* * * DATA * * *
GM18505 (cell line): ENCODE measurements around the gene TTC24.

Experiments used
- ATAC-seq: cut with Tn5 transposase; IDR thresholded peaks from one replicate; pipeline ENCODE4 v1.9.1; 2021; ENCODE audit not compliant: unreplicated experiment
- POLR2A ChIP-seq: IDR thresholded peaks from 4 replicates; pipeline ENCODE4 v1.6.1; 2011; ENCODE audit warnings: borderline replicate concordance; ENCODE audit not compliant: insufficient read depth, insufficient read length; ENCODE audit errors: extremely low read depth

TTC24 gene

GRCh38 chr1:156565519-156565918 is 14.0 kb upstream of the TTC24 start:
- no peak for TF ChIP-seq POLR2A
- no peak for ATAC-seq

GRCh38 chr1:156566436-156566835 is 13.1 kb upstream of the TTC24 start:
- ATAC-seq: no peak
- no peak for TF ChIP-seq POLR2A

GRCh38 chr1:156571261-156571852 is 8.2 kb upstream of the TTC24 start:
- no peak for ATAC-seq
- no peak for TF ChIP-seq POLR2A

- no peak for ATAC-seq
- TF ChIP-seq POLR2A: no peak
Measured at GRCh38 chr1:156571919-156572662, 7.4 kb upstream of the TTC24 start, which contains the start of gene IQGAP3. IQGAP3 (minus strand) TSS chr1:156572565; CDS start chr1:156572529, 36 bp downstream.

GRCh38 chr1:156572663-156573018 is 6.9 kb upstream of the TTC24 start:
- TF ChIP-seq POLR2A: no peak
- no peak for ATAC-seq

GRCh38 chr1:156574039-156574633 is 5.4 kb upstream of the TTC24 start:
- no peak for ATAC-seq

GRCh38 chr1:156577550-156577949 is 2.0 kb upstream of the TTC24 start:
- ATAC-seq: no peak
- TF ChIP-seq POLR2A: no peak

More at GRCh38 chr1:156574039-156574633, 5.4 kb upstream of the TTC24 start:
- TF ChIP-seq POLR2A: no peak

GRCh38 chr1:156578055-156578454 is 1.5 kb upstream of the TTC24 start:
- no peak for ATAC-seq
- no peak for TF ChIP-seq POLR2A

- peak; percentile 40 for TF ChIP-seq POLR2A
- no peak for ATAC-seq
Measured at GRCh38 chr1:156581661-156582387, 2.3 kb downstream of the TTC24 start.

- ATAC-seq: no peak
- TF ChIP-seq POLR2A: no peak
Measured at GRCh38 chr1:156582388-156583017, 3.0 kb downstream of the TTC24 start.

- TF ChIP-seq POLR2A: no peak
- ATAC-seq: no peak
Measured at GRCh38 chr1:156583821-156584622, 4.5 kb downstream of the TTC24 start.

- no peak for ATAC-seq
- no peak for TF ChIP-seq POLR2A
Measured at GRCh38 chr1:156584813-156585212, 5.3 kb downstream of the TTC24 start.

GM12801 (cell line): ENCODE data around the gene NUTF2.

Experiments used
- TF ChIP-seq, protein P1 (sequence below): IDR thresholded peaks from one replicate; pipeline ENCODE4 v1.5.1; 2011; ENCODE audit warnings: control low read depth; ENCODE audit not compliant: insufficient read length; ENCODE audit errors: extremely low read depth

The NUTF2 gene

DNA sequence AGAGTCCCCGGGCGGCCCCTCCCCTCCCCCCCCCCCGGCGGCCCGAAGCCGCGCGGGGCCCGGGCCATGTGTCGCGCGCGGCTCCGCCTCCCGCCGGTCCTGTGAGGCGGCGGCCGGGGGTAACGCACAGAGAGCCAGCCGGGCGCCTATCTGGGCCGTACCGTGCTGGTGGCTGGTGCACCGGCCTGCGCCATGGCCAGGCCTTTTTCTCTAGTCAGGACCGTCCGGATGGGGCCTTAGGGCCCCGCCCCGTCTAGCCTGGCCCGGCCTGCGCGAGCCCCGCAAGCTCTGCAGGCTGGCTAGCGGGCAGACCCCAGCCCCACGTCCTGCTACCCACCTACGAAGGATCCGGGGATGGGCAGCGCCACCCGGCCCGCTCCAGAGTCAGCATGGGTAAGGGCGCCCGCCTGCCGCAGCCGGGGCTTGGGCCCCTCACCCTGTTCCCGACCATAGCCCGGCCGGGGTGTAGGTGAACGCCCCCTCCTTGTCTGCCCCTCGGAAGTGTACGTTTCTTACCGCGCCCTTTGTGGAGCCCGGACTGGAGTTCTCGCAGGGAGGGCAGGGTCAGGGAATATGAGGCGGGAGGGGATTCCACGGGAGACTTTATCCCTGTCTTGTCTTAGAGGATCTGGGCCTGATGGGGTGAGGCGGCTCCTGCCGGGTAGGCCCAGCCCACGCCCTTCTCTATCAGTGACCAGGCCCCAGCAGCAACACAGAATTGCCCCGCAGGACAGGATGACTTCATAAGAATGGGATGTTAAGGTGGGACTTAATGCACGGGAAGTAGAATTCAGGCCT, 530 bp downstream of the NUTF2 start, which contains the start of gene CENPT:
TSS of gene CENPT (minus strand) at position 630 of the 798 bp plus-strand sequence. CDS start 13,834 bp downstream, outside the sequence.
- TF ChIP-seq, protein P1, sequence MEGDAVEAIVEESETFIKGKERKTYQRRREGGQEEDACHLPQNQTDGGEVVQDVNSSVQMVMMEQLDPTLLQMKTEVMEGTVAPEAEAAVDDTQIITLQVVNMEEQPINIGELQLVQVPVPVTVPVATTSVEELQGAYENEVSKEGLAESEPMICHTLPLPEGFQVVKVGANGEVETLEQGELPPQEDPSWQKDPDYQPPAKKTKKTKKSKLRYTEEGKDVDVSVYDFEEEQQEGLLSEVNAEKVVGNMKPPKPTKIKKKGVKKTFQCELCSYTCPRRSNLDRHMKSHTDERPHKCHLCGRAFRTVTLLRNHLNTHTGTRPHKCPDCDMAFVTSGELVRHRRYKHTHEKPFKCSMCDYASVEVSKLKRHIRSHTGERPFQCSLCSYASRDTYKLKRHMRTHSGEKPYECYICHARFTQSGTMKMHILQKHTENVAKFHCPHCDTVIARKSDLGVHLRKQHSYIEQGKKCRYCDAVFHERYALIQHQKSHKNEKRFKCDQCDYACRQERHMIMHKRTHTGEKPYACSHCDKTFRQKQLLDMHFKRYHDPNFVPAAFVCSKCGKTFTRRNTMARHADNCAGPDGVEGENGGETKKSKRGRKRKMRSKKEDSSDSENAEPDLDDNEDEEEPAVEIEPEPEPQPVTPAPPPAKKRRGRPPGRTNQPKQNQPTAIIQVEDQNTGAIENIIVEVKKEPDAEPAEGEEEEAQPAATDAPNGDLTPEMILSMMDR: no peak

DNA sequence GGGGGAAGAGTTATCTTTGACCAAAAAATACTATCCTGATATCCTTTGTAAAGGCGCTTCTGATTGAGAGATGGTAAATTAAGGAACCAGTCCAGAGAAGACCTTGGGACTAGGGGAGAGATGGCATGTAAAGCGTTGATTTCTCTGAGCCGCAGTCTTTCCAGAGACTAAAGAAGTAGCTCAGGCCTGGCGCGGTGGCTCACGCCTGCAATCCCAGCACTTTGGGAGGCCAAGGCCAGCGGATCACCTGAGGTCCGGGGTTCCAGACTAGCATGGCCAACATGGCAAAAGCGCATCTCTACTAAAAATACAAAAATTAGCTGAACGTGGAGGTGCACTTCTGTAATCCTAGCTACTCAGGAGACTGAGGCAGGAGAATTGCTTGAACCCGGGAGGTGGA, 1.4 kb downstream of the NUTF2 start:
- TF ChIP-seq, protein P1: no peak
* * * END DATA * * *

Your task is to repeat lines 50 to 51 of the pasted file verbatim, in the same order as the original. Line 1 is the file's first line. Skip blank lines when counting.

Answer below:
DNA sequence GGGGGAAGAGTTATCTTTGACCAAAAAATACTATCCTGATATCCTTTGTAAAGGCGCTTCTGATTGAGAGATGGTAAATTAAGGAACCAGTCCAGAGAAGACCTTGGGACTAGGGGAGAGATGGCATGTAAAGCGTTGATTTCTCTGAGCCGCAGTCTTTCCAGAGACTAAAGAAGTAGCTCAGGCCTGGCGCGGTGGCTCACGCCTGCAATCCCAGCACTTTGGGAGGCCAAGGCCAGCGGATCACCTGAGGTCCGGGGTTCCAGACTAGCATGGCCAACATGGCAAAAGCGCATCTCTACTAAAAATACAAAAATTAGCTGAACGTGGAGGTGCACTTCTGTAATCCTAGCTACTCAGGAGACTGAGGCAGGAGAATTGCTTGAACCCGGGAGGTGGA, 1.4 kb downstream of the NUTF2 start:
- TF ChIP-seq, protein P1: no peak